Normally, I try to preserve a memento, like a flower, by placing it into wax paper and inserting it into the middle of my trusty old American Heritage Dictionary. Thinking about this task led me to contemplate how other experiences in life relate to this process. Even though I can not preserve this particular memory of an experience with my son in a physical and tangible form such as that of a pressed flower, the mental process is similar when I decide to write about a certain topic. The ultimate goal is still the preservation of youth and wisdom gained through hindsight.
When it comes to preserving a memento, a dictionary makes a nice place to stash articles and for good flower pressings because there is so much weight in between the pages. My dictionary is no ordinary book, however. It is a special gift I received when I was a child and I never realized just how special it is until recently.
I'm not sure about traditions in other schools, but when I attended elementary school in the eighties, back in southeastern Pennsylvania, a little ceremony took place when you reached the end of the sixth grade. At this ceremony, you received a gift. It was an American Heritage Dictionary signed by all of your teachers past and present. Before school was over, this dictionary served as a sort of year book that got passed around and signed by all of your classmates as well. Of course, we also spent time giggling while trying to see how many bad words we could find in it. That was always a fun pastime. Getting your dictionary signed and signing your friends' dictionaries was a big deal at the tender age of twelve.
Receiving this gift of the dictionary was a bittersweet and significant event for us even though we could not fully comprehend it. The event represented the end of a large portion of our childhood while signaling the beginning of an exciting new phase: junior high. It was uncertain if you would keep the close friends you had while attending elementary school and the future was uncertain when it came to thinking about making new friends in a much larger fish bowl. We all knew it and we had mixed feelings about it. We could not quite grasp the concept at the time, but receiving this gift also meant not only that we were old enough to have our very own dictionary but also that we had now been given the responsibility for becoming resourceful on our own.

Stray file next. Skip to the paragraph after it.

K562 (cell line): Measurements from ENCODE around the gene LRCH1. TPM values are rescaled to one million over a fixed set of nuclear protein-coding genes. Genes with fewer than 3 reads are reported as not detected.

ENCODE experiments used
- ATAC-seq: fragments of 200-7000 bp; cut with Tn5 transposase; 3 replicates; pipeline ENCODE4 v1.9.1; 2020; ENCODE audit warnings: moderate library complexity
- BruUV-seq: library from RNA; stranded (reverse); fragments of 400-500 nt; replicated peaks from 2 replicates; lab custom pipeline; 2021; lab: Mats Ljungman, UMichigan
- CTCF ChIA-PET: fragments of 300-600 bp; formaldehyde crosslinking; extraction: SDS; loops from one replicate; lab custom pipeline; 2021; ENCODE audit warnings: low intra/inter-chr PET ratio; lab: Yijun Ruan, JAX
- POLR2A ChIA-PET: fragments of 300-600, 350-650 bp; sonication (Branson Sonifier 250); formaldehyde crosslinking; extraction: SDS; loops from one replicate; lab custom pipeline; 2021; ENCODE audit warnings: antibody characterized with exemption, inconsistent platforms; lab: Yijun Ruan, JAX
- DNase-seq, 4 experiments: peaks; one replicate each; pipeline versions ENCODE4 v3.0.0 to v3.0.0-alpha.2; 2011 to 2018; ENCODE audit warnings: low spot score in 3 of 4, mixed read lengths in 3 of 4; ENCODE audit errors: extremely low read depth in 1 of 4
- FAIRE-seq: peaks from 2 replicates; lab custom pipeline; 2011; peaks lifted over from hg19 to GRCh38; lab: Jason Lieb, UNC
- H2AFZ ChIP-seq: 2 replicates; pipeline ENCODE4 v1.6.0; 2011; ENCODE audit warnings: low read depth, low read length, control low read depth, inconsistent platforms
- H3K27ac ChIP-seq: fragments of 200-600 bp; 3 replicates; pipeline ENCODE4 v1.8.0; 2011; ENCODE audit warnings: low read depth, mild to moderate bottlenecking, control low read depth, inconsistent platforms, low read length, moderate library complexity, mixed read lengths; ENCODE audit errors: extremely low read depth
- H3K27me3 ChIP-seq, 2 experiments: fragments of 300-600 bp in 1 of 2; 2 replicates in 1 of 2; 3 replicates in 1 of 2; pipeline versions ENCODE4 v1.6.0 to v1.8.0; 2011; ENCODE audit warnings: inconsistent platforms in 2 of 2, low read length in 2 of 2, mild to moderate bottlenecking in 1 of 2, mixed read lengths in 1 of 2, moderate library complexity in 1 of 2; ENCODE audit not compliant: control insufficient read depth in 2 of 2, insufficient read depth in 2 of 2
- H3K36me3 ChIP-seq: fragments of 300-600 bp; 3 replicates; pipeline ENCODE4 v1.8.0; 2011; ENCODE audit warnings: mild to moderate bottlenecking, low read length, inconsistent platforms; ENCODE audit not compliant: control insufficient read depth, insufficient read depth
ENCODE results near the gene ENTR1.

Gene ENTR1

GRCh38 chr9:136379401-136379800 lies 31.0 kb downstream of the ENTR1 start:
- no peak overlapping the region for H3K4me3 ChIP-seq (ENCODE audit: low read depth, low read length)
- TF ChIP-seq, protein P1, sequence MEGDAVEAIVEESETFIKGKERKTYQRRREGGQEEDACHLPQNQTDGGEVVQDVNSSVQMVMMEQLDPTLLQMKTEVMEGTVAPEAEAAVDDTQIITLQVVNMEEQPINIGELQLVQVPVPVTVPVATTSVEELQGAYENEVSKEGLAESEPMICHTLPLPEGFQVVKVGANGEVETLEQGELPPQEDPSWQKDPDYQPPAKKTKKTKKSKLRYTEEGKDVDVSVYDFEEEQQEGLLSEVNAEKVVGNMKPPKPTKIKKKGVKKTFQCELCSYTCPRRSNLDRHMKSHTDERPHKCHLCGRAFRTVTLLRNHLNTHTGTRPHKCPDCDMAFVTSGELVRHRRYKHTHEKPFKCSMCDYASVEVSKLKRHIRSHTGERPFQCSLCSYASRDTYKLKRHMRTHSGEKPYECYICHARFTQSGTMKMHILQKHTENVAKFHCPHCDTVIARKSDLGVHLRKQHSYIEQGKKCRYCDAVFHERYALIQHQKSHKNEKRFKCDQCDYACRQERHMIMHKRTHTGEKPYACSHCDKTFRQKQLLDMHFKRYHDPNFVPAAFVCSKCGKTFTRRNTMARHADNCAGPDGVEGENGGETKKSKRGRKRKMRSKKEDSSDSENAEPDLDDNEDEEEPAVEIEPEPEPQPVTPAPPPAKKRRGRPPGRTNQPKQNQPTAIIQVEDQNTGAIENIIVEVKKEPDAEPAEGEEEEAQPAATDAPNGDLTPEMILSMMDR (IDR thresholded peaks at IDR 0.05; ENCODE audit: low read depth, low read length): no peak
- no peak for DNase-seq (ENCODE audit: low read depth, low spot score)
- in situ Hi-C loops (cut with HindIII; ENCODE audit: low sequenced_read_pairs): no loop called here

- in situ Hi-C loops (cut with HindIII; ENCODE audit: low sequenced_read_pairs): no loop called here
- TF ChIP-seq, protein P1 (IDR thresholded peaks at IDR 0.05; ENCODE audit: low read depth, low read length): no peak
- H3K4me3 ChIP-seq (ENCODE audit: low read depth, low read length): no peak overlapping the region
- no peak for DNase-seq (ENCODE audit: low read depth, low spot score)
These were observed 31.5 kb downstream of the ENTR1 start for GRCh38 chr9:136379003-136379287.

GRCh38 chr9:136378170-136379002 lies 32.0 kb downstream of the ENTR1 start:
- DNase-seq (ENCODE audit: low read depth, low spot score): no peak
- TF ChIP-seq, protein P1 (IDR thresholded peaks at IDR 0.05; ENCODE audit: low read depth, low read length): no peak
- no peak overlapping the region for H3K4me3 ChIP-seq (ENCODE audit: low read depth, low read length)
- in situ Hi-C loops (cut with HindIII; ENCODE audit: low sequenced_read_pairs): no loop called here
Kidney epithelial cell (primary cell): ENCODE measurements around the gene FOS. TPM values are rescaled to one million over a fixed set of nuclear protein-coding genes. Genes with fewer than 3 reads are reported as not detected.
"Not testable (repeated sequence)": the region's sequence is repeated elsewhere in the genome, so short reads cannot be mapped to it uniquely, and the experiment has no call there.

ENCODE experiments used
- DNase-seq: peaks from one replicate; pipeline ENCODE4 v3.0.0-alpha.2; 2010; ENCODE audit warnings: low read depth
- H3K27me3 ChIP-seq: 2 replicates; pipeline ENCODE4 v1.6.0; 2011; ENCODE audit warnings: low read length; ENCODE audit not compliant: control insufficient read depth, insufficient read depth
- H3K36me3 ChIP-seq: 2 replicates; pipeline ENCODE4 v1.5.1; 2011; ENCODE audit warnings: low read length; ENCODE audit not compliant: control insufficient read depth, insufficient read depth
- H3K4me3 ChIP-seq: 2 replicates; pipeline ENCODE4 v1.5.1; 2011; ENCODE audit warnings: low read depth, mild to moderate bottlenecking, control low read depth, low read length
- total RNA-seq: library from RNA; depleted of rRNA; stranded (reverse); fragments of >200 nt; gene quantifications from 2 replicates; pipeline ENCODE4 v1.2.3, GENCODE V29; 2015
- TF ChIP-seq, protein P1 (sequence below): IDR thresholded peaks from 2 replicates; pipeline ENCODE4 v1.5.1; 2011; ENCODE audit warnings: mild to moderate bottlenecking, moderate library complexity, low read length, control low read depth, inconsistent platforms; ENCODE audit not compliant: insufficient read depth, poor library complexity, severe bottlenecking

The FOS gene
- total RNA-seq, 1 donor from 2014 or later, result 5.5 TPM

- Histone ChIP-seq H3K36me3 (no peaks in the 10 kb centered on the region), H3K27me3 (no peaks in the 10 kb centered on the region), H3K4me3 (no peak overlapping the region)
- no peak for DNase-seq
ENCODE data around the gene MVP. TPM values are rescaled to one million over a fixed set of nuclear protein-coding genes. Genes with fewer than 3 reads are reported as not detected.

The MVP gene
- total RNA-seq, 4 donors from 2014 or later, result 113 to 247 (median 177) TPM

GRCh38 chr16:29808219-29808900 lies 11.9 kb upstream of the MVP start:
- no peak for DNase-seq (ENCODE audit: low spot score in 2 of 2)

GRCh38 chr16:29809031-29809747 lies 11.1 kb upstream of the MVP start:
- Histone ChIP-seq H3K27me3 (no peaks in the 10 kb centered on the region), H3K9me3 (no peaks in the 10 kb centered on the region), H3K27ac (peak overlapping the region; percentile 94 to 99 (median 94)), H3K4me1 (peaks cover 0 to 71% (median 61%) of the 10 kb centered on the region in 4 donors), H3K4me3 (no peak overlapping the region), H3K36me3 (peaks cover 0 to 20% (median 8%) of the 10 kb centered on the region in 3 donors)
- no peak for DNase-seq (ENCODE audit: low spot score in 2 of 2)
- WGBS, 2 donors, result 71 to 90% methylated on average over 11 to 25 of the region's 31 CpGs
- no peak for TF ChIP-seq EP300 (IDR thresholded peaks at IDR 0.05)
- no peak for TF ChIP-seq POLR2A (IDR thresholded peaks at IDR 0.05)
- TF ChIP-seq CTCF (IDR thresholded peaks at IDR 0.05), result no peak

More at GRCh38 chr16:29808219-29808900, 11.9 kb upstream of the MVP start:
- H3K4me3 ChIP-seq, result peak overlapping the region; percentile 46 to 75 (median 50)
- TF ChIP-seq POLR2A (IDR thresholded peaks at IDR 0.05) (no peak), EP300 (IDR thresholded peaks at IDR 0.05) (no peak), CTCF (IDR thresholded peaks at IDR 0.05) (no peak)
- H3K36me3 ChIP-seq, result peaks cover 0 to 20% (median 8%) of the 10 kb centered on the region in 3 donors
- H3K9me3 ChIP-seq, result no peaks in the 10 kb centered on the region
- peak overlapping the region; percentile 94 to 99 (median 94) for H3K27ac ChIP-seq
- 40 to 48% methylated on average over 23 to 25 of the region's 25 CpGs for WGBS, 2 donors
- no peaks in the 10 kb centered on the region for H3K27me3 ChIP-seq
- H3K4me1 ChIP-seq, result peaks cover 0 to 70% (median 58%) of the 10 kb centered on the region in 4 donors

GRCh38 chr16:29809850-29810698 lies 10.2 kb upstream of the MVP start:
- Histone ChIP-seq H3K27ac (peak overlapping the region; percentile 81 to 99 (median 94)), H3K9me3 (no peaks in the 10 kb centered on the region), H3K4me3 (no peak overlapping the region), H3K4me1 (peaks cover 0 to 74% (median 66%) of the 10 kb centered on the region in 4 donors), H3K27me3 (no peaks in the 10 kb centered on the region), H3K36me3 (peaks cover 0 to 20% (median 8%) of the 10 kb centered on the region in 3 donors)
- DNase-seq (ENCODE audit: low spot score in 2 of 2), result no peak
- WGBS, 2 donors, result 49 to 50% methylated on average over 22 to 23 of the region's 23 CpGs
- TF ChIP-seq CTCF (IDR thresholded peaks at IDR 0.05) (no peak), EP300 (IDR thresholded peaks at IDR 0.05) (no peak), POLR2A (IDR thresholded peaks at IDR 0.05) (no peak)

It was really difficult for me to transition from elementary school to junior high because my school was like a big family to me. Parents knew each other and they knew the school staff. Everyone knew everyone. My Mom sold Avon to just about everyone from the lunch ladies to the School Secretary, Mrs. Wert. The Lunch Cashier I remember everyone else called her Mrs. So-in-So, but I knew her real name was Kitty. She wore lots of blue eyeshadow.
My elementary school was a very small school compared to others in the district. Only first through sixth grades were taught and there was only one teacher for each grade for all of the subjects. The only teachers who taught different subjects were the Music, Art and Gym teachers. Other memorable characters included the School Nurse, Librarian and Lunch Aides. Mrs. Amadio, one of the Lunch Ladies, pulled one of my loose teeth out with a sandwich baggie. I'll never forget that. "Mrs. Amadio, look at my loose tooth!" I said and then proceeded to proudly wiggle it for her. She said, "Oh, let me take a closer look" as she reached down onto my lunch tray and put her hand inside of a plastic sandwich baggie and gripped onto my tooth and pulled it out of my mouth. I just stood there in shock.
Don't ever show a loose tooth to an old Italian woman. She will pull it out without asking you!I say this because my Mother's Godmother, Mrs. Giamo, was another woman who pulled out a loose tooth of mine without asking. It all happened so fast. All I remember was a huge wad of scented tissue stuffed into my mouth and seconds later she was holding my bicuspid.
I forgave them though. Years later, Mrs. Amadio did the alterations on my senior prom gown. MomMom, as we call her, she taught me how to apply lipstick the proper way. I always looked forward to visiting her when I was young because she would pull out one of those teeny, tiny little Avon lipstick samples and give me one; despite the fact that my Mother had hundreds of them at home. She just turned 94 I think. Happy Belated Birthday, MomMom.